I used the very useful grabserial script from Tim Bird. This utility reads messages coming out of the serial line, and adds timestamps to each line it receives. This allow to measure time from the earliest power on stages, and doesn’t slow down the target system by adding instrumentation to it.

Our benchmarks just measure the time for the bootloader to copy the kernel to RAM, and then the time taken by the kernel to uncompress itself.

  • Loading time is measured between “reading uImage” and “OK” (right before “Starting kernel”) in the bootloader messages.
  • Compression time measured between “Uncompressing Linux” and “done”:
    ~/bin/grabserial -v -d /dev/ttyUSB0 -e 15 -t -m "Uncompressing Linux" -i "done," > booting-lzo.log

Benchmarks on OMAP4 Panda

The Panda board has a fast dual Cortex A9 CPU (OMAP 4430) running at 1 GHz. The standard way to boot this board is from an MMC/SD card. Unfortunately, the MMC/SD interface of the board is rather slow.

In this case, we have a fast CPU, but with rather slow storage. Therefore, the time taken to copy the kernel from storage to RAM is expected to have a significant impact on boot time.

This case typically represents todays multimedia and mobile devices such as phones, media players and tablets.

Compression Size Loading time Uncompressing time Total time
gzip 3355768 2.213376 0.501500 2.714876
lzma 2488144 1.647410 1.399552 3.046962
xz 2366192 1.566978 1.299516 2.866494
lzo 3697840 2.471497 0.160596 2.632093
None 6965644 4.626749 0 4.626749

Results on Calao Systems USB-A9263 (AT91)

The USB-A9263 board from Calao Systems has a cheaper and much slower AT91SAM9263 CPU running at 200 MHz.

Here we are booting from NAND flash, which is the fastest way to boot a kernel on this board. Note that we are using the nboot command from U-boot, which guarantees that we just copy the number of bytes specified in the uImage header.

In this case, we have a slow CPU with slow storage. Therefore, we expect both the kernel size and the decompression algorithm to have a major impact on boot time.

This case is a typical example of industrial systems (AT91SAM9263 is still very popular in such applications, as we can see from customer requests), booting from NAND storage operating with a 200 to 400 MHz CPU.

Compression Size Loading time Uncompressing time Total time
gzip 2386936 5.843289 0.935495 6.778784
lzma 1794344 4.465542 6.513644 10.979186
xz 1725360 4.308605 4.816191 9.124796
lzo 2608624 6.351539 0.447336 6.798875
None 4647908 11.080560 0 11.080560

Lessons learned

Here’s what we learned from these benchmarks:

  • lzo is still the best solution for minimum boot time. Remember, lzo kernel compression was merged by Bootlin.
  • xz is always better than lzma, both in terms of image size. Therefore, there’s no reason to stick to lzma compression if you used it.
  • Because of their heavy CPU usage, lzma and xz remain pretty bad in terms of boot time, on most types of storage devices. On systems with a fast CPU, and very slow storage though, xz should be the best solution
  • On systems with a fast CPU, like the Panda board, boot time with xz is actually pretty close to lzo, and therefore can be a very interesting compromise between kernel size and boot time.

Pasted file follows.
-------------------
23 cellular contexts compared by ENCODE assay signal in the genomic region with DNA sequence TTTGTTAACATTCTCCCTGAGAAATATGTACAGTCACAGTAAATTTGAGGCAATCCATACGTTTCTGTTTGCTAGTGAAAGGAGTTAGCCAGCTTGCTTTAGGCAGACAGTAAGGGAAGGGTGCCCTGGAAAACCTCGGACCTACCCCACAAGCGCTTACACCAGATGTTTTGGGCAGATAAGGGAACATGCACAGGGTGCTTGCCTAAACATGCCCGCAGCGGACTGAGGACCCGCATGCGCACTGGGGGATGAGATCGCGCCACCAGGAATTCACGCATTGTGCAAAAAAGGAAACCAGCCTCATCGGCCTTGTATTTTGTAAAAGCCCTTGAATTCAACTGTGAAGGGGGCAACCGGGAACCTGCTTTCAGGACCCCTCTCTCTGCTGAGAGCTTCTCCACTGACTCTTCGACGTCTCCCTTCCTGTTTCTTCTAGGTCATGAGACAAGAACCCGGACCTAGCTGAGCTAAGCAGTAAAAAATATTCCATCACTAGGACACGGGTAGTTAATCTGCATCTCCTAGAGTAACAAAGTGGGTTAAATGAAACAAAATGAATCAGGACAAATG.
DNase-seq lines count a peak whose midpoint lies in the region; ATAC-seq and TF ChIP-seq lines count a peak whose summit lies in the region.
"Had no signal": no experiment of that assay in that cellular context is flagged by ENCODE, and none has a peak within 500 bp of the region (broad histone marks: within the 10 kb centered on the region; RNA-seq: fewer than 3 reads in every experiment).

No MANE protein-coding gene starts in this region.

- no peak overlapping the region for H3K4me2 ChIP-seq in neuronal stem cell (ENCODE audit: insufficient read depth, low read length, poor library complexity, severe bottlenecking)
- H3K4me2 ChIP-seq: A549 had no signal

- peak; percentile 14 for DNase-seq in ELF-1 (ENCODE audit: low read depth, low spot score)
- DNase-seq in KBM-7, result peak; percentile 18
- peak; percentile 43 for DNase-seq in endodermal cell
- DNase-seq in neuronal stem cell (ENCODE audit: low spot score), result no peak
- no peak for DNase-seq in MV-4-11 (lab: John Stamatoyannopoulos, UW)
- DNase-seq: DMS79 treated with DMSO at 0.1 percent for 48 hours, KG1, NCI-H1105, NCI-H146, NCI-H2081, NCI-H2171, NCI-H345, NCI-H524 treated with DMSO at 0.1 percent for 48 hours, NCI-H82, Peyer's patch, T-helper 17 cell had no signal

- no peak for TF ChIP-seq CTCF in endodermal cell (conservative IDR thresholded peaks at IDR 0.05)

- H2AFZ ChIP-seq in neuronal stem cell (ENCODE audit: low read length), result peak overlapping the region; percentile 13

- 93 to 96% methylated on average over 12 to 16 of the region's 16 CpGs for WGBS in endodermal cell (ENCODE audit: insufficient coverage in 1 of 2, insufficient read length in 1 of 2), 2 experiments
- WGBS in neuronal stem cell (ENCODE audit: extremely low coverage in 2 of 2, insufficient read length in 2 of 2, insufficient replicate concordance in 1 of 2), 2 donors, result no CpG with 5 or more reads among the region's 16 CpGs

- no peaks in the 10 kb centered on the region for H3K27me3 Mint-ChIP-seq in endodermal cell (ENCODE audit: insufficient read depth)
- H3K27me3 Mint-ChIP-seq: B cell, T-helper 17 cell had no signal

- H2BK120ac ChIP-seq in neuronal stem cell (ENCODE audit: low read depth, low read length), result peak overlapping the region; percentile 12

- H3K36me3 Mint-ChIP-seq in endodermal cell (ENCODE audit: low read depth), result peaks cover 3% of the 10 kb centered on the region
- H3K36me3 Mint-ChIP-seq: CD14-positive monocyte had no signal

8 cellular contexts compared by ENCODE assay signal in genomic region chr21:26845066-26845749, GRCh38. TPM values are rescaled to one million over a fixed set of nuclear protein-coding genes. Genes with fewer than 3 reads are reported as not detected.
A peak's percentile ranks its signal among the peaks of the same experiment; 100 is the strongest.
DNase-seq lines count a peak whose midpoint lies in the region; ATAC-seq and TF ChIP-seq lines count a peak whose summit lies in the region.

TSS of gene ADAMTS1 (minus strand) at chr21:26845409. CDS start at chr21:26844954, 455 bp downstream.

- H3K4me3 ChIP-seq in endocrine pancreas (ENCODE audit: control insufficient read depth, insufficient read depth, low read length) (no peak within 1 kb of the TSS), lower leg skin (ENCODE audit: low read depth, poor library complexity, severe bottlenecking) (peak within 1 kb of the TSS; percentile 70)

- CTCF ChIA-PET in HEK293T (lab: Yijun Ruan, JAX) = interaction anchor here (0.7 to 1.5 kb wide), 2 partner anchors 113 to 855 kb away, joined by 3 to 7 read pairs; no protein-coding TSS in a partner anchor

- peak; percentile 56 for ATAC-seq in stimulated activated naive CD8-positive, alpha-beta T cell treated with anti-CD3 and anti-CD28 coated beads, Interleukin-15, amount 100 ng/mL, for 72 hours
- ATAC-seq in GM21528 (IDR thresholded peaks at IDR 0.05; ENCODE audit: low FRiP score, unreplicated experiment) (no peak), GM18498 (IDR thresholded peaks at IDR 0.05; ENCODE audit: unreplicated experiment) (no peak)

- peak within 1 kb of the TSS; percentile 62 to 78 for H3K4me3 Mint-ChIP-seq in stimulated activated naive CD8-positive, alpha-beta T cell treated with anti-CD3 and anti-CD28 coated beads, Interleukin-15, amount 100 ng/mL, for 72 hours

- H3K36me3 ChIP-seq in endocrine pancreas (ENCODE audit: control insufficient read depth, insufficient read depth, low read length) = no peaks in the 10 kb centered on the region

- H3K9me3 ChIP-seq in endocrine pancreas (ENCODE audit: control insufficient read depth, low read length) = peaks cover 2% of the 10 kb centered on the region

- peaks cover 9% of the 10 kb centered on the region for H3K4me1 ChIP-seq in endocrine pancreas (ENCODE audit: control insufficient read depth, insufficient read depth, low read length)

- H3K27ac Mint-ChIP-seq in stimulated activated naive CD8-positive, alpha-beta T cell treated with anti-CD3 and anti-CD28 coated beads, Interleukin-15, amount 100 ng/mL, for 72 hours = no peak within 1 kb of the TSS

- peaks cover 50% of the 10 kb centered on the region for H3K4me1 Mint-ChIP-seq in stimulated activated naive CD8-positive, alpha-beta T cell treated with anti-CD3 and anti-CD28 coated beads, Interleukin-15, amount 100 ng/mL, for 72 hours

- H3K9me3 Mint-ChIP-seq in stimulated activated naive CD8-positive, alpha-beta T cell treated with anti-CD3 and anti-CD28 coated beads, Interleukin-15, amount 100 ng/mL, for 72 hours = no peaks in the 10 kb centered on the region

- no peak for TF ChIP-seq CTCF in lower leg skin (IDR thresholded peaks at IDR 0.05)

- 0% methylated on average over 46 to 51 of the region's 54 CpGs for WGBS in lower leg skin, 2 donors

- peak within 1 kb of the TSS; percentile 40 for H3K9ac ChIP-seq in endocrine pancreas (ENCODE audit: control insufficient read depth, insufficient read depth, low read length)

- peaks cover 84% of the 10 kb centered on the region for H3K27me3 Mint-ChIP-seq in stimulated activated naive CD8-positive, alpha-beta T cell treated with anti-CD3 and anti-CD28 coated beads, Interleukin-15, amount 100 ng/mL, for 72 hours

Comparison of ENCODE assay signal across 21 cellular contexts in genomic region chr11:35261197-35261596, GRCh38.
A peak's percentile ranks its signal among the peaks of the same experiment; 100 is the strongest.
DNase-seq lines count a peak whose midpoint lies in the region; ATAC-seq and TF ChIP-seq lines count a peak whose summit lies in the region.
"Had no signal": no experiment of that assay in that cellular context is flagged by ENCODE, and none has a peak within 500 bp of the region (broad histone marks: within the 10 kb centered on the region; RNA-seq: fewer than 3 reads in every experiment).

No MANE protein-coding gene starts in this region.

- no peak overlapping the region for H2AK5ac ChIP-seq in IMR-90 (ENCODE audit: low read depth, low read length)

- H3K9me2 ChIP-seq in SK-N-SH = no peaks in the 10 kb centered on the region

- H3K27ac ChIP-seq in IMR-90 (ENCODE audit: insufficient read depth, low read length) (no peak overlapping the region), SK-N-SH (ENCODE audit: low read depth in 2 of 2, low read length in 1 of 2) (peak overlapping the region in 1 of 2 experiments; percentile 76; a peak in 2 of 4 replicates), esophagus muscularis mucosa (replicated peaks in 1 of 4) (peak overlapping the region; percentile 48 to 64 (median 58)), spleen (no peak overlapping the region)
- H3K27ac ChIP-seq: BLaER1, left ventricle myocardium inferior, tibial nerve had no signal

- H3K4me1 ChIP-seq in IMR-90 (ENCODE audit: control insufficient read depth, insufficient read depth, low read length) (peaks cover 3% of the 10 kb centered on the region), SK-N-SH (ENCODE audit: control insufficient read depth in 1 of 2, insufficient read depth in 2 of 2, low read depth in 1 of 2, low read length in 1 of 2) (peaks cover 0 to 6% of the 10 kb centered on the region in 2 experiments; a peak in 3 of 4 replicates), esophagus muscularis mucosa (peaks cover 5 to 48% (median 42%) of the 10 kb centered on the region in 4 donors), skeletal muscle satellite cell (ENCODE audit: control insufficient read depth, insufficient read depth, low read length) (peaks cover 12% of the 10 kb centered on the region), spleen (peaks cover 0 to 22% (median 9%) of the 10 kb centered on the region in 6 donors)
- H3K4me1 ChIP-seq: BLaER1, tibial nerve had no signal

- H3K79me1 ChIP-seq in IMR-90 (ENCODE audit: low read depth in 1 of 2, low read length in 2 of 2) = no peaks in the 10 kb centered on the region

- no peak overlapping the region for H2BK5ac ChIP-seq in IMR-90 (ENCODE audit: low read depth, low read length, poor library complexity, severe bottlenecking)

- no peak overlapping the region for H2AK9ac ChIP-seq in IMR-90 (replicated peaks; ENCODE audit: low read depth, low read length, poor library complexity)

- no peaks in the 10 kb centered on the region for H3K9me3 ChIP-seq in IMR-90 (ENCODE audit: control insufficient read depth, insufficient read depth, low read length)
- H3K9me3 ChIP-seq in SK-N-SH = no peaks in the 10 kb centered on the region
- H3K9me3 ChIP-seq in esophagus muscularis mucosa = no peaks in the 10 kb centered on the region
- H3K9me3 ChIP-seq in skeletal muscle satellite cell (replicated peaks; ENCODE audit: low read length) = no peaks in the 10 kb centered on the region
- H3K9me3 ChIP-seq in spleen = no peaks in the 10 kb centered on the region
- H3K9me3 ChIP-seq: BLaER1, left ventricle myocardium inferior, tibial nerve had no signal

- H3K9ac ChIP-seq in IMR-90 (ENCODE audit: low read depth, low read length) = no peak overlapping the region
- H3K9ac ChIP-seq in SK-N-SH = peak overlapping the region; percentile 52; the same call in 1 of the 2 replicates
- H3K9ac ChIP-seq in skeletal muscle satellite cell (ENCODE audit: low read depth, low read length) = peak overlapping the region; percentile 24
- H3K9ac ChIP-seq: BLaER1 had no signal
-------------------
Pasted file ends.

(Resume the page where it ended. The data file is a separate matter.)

• Using a kernel image without compression is rarely a worthy solution, except in systems with a very slow CPU. This is the case of CPUs emulated on an FPGA (typically during chip development, before silicon is available). In this particular case, copying to memory is directly done by the emulator, and we just need CPU cycles to start the kernel.

Embedded Linux boot time reduction presentation for GENIVI

GENIVI LogoI was invited to speak at the GENIVI All Members Meeting that took place on May 3-6 in Dublin, Ireland. This was a very interesting opportunity to meet new people in the In Vehicle Infotainment (IVI) industry and community.

In addition to the friendly social event at the Guiness Brewery, there was also a very interesting technical showcase of products and software using the GENIVI stack. I could observe that Freescale and ARM chips in general dominate this market. I also wore my Linaro shirt and had interesting discussions with several people about partnership opportunities between GENIVI and Linaro.

I gave a presentation about reducing boot time in embedded Linux systems. The slides are available in PDF and ODF formats, and as usual, are released with a Creative Commons Attribution – Share Alike 3.0 license. Here is the description of the talk:

Cheap Linux boot time reduction techniques

By Michael Opdenacker, Bootlin

More and more feature rich Linux devices are put in the hands of consumers, and the average consumer shouldn’t even notice that they run Linux. To make the OS invisible, the system should boot in a flash.

Multiple boot time reduction techniques are now available, and can be used at the end of a development project, without incurring redesign costs. This presentation will guide embedded Linux system developers through the most effective ones. For each technique, we will detail how to use it and will report the exact savings achieved on a real embedded board.

Author’s biography

Michael Opdenacker is the founder of Bootlin (https://bootlin.com), a company offering development, consulting and training services to embedded Linux system developers worldwide. He is always looking for innovative techniques to share with customers and with the community.

Michael is also the Community Manager for Linaro (http://linaro.org), a not-for-profit engineering organization working on software foundations for Linux on ARM, to reduce fragmentation between ARM chip vendors, increase product performance and reduce time to market. Linaro currently employs more than 100 of the most active developers in the ARM and embedded Linux community.

I was pleased to have a good number of participants, and to get many questions during and after the talk.

Though GENIVI is about Free and Open Source Software, it is unfortunately not very open to the community yet. You have to become a member to access its specifications, wiki and other technical resources. While collecting membership fees makes sense to operate such an organization, and is acceptable for system makers, it makes it difficult for embedded Linux community developers to get involved. I hope that GENIVI will become more open to the wider embedded Linux community in the future.